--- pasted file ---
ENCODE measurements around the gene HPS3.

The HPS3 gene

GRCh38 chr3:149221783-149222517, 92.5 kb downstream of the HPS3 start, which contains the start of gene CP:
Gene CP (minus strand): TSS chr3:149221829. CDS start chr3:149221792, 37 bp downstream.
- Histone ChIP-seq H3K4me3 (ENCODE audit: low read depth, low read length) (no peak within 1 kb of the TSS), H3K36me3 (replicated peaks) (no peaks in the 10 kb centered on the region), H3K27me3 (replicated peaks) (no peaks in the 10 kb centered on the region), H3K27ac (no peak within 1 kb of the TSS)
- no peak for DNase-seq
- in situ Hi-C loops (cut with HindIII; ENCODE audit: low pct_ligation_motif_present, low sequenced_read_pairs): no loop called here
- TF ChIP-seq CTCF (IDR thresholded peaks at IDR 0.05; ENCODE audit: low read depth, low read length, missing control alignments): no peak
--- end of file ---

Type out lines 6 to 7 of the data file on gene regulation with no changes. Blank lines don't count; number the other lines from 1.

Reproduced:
- no peak for DNase-seq
- in situ Hi-C loops (cut with HindIII; ENCODE audit: low pct_ligation_motif_present, low sequenced_read_pairs): no loop called here